In our first two parts of the analysis of the Airbus A330neo launch at the Farnborough Air Show, we have gone through the information provided by Airbus and Rolls Royce and provided comments on what these really mean from a practical point of view.
Areas we wanted to verify with our independent model have been how the A330neo would perform versus the A330ceo, especially on shorter ranges, than the Airbus example of 4,000nm and how it would stack up against the Boeing 787.
We give the first answer to these questions with data from our proprietary, independent model. This is first-cut data and we bring it forward in time as there is some confusion on what Airbus has said about the shorter range performance of the A330neo.
The performance information provided by Airbus has been dissected and we have done a first independent modeling to verify the validity of Airbus launch presentation claims (given below) but also to clarify the muddled picture of what happens when the range flown gets shorter than the 4000nm example given by Airbus at the FAS. This is important since many sectors flown for a long haul airliner are still 1,000nm to 2000nm intra-Asia and some within Europe. The 4,000nm Airbus is using as reference is a mission which is equivalent to a Trans-Atlantic or a Europe – Asia flight (London to Delhi for example), with typical flight times of 8-9 hours.
Overall performance claim
We have modeled the main changes as presented for the final A330neo, comprising changes for engines, nacelles/pylons and A350-style winglets in addition to the weight changes. We have not had time to dissect and model the aerodynamic improvements Airbus will do to the inner wing. Further we have also not modeled the “Powerplant 11%” in full as the Trent 7000 gives 10% TSFC improvement and we do not understand where Airbus finds the last 1%.
Importantly, we wanted to understand the decline in efficiency improvement when the flown range gets shorter; 4,000nm is about 2,000nm above today’s average stage length for the in service A330 fleet, which is the stage length example used by Airbus since about 2010 to compare the A330-200/300 with the 787-8/9. We don’t think that the A330neo’s average stage length will be 2,000nm, but it will definitely be below 4,000nm. Therefore the performance at shorter flights is important to understand.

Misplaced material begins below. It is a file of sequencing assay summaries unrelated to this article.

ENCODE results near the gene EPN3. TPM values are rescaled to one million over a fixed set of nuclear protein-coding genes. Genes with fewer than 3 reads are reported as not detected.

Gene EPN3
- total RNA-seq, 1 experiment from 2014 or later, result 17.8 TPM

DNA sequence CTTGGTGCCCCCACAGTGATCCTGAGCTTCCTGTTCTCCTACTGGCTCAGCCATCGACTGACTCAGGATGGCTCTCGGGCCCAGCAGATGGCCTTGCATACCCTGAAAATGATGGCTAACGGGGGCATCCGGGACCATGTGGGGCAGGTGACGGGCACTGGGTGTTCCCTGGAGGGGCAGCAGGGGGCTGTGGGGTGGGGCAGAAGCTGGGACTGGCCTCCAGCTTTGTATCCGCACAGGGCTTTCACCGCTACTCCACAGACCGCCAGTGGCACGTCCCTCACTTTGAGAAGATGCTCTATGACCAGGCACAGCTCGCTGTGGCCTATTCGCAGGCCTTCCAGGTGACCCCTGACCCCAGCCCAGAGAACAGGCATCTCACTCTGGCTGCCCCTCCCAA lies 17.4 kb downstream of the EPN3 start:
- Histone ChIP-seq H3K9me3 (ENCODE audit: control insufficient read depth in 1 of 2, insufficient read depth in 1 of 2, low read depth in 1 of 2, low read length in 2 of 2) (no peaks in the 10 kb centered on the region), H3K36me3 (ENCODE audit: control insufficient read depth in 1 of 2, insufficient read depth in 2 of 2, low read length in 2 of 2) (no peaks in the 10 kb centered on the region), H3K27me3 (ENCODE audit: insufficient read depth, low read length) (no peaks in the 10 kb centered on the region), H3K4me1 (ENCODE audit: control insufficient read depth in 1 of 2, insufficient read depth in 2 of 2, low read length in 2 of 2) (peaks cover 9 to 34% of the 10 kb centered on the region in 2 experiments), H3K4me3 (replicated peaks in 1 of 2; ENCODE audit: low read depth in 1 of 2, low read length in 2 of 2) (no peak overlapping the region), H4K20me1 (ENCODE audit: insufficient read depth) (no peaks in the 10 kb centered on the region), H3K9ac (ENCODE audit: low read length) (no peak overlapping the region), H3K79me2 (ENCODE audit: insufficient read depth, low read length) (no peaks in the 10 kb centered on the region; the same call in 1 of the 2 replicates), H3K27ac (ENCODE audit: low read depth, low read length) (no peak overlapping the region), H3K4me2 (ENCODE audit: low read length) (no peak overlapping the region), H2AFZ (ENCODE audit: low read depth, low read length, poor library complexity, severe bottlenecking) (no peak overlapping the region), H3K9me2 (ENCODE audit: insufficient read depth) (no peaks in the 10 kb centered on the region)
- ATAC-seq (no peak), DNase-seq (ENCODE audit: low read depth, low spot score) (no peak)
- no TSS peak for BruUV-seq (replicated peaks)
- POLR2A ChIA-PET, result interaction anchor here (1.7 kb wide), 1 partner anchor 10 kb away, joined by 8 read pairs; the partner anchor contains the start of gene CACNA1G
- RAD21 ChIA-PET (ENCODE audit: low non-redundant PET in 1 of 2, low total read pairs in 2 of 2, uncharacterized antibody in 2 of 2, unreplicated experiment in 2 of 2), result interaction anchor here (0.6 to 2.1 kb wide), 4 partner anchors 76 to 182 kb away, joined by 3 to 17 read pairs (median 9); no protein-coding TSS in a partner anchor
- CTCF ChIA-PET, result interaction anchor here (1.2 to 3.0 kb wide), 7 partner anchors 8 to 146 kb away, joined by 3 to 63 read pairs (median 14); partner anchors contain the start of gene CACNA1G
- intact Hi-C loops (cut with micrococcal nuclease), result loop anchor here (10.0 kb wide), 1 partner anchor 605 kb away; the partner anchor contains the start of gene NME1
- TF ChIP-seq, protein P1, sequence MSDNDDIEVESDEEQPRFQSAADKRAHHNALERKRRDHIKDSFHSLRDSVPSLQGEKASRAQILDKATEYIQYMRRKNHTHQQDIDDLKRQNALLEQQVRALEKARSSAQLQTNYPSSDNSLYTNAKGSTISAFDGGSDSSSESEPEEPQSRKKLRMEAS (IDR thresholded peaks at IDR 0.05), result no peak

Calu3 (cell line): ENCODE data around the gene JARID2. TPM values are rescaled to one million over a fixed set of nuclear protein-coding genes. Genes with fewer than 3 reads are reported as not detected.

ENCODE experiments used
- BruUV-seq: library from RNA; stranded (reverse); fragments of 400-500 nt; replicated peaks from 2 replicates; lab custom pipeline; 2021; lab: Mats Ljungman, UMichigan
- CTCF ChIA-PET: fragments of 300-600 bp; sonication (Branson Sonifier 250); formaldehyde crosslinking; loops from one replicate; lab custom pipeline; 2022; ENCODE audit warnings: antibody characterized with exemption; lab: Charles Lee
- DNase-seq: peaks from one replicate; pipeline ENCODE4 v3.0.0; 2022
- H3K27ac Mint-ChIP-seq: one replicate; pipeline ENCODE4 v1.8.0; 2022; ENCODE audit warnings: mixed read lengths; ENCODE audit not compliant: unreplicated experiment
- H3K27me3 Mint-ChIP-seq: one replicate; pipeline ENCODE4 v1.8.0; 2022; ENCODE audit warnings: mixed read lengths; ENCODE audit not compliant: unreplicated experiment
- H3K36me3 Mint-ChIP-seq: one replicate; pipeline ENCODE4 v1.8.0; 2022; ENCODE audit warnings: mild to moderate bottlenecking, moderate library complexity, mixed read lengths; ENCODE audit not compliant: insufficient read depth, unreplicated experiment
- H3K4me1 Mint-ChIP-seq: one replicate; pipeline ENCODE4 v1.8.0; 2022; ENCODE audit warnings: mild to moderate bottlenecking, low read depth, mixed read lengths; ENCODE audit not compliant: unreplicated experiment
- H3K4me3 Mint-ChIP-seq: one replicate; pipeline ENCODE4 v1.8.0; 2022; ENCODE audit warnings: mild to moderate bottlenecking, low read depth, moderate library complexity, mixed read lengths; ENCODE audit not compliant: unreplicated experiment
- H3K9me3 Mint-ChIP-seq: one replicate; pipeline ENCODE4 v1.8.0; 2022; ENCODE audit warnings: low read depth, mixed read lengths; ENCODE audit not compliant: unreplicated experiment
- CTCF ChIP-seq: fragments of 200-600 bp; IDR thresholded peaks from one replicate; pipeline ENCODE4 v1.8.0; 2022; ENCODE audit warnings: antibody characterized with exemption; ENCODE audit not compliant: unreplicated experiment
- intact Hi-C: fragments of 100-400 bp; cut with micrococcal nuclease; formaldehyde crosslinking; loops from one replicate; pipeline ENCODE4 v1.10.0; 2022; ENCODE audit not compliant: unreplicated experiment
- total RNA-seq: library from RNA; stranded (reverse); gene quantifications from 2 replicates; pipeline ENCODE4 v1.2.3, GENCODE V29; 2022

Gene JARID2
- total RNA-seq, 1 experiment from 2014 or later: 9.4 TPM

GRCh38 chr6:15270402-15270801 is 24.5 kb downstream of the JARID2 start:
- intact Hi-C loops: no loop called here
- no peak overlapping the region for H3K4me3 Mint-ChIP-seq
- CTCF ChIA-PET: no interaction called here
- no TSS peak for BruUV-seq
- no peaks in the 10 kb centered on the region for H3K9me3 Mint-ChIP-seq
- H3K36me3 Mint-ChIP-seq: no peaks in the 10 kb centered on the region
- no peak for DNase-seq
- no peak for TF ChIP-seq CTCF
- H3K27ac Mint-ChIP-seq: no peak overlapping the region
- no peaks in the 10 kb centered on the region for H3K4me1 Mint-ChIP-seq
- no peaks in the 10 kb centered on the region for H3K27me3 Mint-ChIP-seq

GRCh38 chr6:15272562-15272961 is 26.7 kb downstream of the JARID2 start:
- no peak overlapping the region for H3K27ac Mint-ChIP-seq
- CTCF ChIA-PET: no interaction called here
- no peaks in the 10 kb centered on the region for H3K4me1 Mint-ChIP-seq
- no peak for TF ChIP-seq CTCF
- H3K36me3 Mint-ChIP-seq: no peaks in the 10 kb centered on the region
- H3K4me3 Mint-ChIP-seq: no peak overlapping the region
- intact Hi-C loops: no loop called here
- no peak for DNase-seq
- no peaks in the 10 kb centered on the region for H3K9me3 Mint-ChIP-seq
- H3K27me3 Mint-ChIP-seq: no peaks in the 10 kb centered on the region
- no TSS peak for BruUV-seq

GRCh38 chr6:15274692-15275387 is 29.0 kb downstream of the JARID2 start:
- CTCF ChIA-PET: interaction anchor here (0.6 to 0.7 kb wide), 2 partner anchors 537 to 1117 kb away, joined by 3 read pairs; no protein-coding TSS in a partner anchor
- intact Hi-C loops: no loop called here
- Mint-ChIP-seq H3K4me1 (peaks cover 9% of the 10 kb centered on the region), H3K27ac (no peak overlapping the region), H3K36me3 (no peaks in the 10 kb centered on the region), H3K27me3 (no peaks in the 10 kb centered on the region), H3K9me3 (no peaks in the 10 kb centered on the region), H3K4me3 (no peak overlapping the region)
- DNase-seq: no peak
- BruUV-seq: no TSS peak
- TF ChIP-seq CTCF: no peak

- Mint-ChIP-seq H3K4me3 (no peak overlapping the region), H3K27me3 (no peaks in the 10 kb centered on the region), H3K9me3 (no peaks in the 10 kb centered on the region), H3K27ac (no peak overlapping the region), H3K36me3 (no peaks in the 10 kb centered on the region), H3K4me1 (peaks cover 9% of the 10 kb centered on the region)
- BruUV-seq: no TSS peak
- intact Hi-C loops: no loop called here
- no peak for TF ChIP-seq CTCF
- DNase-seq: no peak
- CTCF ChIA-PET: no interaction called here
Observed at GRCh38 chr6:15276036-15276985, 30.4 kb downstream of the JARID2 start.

With the caution that this is a first run of our model on incomplete data, we can say the following:
The A330R for regional
In Thursday’s Farnborough wrap-up press conference, Airbus clarified the role and configuration of the A330R or regional. This model is in the price-list and is subject to ongoing sales campaigns, mainly for intra-China routes. Airbus also clarified that this de-papered and de-rated aircraft is a ceo model. It will not be raised to a neo specification, as this makes no sense. When calculating the total operational costs for the regional, the ceo is the better choice as it has a lower price (the engines are cheaper, as is the airframe), a lower weight and engines which consume 10% more fuel but fuel is a less important factor in the total cost equation for dedicated short-haul. For the discussion above we talk about the average stage length being shorter than 4,000nm, not all flights being shorter.
The A330 versus the 787
It is clear the A330neo forms a competitive proposition versus the 787 and that the competition between the two variants in the 250-300 seat segment will be fierce going forward. We have gained more understanding of the cabin modifications that Airbus has included in the A330neo, and this together with our knowledge from our normalized cabin work for our A330neo study makes it possible to position which models are competing in the market place:
Why the difference in what we see and what Airbus claims (they claim equal fuel consumption performance)? We don’t know how it configure the 787. We, for instance, use identical -10% TSFC Trent 1000TEN engines on the 787 with identically configured cabins, crew rests etc.
Finally we can point out that Boeing’s insistence of the 787-10 as the -900neo’s competitor is tactics and shall be discarded as such. The 787-10 is about 25-30 seats larger than the A330-900neo. The 787-10, then, shows better per seat efficiency but the model is rather a competitor to a A350-900 regional than a competitor to the 330neo.
As more information becomes available, we will further refine our model and re-analyze the economics of the airplanes. The results will be incorporated into an updated version of our A330neo Business Case Study, which is only a for-purchase item. These additional results will not be posted in this column.
By Leeham Co EU